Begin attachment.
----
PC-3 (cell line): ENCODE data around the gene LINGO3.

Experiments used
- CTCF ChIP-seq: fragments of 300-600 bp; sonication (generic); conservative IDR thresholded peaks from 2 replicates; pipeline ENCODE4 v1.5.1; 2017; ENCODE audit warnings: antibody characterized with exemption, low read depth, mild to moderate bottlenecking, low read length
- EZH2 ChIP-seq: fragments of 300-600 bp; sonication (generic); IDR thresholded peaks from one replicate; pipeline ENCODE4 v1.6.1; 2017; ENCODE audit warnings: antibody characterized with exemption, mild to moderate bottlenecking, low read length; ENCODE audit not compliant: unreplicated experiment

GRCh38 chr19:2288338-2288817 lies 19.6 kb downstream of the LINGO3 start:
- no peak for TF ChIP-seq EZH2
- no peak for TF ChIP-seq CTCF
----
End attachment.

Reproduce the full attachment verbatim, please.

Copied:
PC-3 (cell line): ENCODE data around the gene LINGO3.

Experiments used
- CTCF ChIP-seq: fragments of 300-600 bp; sonication (generic); conservative IDR thresholded peaks from 2 replicates; pipeline ENCODE4 v1.5.1; 2017; ENCODE audit warnings: antibody characterized with exemption, low read depth, mild to moderate bottlenecking, low read length
- EZH2 ChIP-seq: fragments of 300-600 bp; sonication (generic); IDR thresholded peaks from one replicate; pipeline ENCODE4 v1.6.1; 2017; ENCODE audit warnings: antibody characterized with exemption, mild to moderate bottlenecking, low read length; ENCODE audit not compliant: unreplicated experiment

GRCh38 chr19:2288338-2288817 lies 19.6 kb downstream of the LINGO3 start:
- no peak for TF ChIP-seq EZH2
- no peak for TF ChIP-seq CTCF